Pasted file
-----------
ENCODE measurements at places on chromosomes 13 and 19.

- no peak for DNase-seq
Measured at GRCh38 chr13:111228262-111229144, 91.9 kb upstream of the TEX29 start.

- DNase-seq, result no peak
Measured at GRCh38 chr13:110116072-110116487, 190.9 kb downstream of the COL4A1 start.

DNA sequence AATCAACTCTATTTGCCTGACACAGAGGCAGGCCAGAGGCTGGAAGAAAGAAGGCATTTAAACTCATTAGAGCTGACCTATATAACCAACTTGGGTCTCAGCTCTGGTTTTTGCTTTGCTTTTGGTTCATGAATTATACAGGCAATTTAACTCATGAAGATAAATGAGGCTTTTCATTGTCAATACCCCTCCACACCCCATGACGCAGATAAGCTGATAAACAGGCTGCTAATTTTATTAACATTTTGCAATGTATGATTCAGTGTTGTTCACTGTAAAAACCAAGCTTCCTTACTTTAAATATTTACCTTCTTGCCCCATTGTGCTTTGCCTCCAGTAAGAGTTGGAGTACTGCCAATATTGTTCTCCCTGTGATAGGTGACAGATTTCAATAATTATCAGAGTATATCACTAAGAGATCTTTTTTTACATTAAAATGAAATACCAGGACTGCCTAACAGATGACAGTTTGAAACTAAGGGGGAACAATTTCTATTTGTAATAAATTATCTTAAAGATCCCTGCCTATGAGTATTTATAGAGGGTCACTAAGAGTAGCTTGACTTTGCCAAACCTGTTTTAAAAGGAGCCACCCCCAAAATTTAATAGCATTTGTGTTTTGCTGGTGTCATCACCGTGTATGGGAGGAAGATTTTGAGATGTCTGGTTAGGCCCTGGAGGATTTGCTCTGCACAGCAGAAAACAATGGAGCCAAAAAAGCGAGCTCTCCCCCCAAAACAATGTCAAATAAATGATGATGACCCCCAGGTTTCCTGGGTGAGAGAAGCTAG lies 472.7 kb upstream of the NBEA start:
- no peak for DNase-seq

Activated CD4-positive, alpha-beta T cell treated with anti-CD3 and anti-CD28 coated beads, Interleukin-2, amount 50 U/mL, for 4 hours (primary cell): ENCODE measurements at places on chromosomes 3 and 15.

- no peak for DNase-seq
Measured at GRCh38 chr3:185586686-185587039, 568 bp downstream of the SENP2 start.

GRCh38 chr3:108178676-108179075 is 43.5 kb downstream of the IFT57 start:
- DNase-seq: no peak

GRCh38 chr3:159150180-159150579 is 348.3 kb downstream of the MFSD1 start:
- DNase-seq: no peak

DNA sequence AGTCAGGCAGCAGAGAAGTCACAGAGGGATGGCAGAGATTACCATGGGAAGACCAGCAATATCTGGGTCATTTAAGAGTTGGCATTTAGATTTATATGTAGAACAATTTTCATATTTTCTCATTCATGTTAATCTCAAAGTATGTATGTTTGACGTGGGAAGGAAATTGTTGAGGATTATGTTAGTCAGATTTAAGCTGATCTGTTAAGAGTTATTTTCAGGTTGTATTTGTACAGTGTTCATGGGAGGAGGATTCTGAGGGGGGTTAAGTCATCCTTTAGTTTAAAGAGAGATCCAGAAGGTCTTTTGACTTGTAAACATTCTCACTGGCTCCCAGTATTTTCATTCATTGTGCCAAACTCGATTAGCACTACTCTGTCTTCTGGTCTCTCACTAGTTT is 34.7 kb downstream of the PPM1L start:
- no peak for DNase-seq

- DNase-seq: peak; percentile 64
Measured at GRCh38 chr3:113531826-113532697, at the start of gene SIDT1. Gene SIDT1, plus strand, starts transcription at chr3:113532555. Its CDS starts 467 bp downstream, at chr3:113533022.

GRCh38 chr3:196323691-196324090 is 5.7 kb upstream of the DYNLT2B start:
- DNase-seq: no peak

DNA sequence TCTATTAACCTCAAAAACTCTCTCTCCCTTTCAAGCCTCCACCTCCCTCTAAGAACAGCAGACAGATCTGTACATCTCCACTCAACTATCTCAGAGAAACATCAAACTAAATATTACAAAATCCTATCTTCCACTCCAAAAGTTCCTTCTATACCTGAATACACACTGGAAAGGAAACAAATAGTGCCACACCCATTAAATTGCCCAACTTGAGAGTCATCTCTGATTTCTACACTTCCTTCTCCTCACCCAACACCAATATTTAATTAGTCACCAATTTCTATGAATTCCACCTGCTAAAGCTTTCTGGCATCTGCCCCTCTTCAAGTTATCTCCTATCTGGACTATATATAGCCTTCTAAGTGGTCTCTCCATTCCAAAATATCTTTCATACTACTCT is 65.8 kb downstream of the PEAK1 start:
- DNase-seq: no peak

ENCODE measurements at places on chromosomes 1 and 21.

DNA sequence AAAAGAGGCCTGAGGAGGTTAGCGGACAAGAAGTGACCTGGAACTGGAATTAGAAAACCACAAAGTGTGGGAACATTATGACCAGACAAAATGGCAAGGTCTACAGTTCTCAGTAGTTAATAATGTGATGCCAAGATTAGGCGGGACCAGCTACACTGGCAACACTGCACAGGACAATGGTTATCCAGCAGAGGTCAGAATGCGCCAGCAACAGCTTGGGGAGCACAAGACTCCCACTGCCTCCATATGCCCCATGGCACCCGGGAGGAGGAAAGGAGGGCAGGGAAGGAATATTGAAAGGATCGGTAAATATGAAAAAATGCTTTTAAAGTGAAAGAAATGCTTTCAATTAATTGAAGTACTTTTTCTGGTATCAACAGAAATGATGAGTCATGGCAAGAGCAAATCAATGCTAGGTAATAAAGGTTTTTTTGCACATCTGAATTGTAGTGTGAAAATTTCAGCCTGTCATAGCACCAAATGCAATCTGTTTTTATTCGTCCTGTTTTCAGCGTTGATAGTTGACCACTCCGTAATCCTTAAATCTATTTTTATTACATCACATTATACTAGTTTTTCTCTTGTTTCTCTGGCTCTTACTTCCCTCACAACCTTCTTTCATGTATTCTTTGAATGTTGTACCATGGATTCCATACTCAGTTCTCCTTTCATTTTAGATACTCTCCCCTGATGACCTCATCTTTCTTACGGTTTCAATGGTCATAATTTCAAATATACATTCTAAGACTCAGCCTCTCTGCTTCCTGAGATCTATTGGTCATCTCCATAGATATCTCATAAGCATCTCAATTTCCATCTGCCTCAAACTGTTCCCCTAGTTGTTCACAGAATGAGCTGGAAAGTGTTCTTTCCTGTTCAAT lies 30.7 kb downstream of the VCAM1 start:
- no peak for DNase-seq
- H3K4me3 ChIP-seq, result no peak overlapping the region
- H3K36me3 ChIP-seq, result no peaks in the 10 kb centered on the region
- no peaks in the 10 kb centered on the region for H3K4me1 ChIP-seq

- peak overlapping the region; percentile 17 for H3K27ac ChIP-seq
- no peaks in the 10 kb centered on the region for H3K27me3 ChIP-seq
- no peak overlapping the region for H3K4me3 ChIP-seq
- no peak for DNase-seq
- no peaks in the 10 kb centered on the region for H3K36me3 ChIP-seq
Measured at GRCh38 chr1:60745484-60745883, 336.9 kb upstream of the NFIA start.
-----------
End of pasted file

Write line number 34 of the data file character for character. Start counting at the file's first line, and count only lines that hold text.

Measured at GRCh38 chr1:60745484-60745883, 336.9 kb upstream of the NFIA start.